It's hardly any wonder that these kids grow up confused (everyone's heard them referred to as ABCDs -- American Born Confused Desis). After all, they go to school and have to interact on a daily basis with non-desi kids. Soon they discover that American parents are pretty much the same as desi parents when it comes to doing homework and generally being involved in their kids' lives. Then they go to India for vacations. Thanks to the magnificent portrait their parents have painted of India's beauty and culture, they are doubly shocked to see the Unwashed Masses, the garbage piled on street corners, the careless disregard for the poor, the lame and the destitute. Then they see their parents hobnobbing with the resident Indians, glorying in their NRI status and complaining about the heat, the dirt. When will the country improve? they lament.

Eventually, these kids learn an important lesson: their parents are hypocrites.

Not all NRIs are this bad or racist. But we're all guilty to some extent of creating/participating in little mini-Indias where non-desis are deliberately excluded. If we can't interact normally with our American neighbors -- be they white, Southeast Asian, Hispanic or black -- what example are we setting for our kids? We have to accept that just as we will always be Indian at heart, our kids will always be American. And being American means accepting others, while celebrating what makes each one unique -- that Indian heritage that we will pass on to our children. A heritage to be proud of at all times -- one that acknowledges that tolerance for others is the backbone on which it has been based. Unity in diversity, remember? Indians and Americans should have at least that in common.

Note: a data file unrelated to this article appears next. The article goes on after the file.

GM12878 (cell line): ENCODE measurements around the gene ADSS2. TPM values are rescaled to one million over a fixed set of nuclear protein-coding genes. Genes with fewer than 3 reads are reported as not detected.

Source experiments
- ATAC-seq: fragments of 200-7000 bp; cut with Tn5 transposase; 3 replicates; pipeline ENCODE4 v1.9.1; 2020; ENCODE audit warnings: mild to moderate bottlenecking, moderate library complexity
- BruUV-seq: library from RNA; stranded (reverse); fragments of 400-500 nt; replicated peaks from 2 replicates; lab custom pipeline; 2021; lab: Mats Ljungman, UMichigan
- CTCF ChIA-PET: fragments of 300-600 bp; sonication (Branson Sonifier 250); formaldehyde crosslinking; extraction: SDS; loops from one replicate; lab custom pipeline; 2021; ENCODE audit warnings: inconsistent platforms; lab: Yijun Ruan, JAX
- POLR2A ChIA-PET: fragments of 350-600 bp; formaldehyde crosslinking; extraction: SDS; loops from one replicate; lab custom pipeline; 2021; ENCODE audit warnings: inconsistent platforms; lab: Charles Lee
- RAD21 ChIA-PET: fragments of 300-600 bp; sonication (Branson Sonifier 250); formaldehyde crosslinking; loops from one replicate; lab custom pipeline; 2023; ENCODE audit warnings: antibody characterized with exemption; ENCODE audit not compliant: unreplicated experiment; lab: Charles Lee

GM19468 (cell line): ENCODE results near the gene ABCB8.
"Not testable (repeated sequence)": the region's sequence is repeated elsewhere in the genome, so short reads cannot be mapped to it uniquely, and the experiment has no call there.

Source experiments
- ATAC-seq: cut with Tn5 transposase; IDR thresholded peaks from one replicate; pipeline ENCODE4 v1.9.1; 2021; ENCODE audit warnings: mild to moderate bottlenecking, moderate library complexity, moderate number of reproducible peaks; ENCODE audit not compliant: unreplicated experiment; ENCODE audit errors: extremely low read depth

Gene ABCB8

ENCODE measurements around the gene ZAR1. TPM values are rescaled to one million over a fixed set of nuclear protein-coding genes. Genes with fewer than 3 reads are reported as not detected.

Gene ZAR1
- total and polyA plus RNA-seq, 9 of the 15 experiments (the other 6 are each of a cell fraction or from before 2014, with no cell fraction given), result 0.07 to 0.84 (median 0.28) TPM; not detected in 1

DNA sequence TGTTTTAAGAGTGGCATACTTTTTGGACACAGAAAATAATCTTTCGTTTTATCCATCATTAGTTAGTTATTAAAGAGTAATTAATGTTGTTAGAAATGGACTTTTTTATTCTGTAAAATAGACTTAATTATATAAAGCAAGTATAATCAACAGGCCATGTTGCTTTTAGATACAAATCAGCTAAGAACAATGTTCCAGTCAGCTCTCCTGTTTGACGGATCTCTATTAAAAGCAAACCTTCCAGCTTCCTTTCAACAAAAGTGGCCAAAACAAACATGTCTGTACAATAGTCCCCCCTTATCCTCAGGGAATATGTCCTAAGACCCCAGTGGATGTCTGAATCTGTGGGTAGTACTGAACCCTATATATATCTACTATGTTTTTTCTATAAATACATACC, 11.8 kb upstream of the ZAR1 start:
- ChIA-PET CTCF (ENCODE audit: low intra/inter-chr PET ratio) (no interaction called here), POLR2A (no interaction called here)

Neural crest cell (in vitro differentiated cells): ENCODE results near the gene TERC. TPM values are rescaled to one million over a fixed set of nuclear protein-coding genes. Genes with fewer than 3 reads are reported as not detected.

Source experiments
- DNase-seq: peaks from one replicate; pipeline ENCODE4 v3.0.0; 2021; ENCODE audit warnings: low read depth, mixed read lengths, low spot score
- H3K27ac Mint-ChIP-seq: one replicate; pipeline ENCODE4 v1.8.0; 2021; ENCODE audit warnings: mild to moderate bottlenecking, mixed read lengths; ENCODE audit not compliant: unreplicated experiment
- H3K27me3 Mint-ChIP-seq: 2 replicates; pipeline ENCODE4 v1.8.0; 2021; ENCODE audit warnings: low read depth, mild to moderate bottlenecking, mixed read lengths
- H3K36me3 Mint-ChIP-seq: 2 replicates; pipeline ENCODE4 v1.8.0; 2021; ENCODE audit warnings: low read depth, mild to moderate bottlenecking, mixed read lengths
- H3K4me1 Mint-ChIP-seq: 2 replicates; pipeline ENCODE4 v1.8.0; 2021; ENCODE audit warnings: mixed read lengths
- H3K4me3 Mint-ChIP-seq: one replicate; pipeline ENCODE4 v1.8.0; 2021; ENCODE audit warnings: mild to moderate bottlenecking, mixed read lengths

Saturday, August 18, 2007

Raina The Geek

In the midst of a crying jag (yes, these are quite frequent), Raina suddenly asks, "How do you spell 'cry'?" Followed by "How do you spell 'tear'?" As the husband says, referring to her mommy's nerdiness, the fruit doesn't fall far from the tree.

Friday, August 17, 2007

Nine Weeks and Counting...

The thing with cliches is that they make so much sense. Like the one about time going fast when you're having fun. In 9 exact weeks at this particular moment, I should be holding my baby boy. I can't believe how fast this pregnancy's gone. After the first trimester, the days have just been zooming by. On the one hand I can't wait to see the baby, though I'm terrified of the nursing, diaper-changing zombiedom that will follow. There's excitement, yet that sinking feeling in the pit of my belly that overwhelms me occasionally. Worry that I'm not prepared, that I'll never find a decent changing table (!), that I've forgotten something crucial for the baby's survival or my sanity.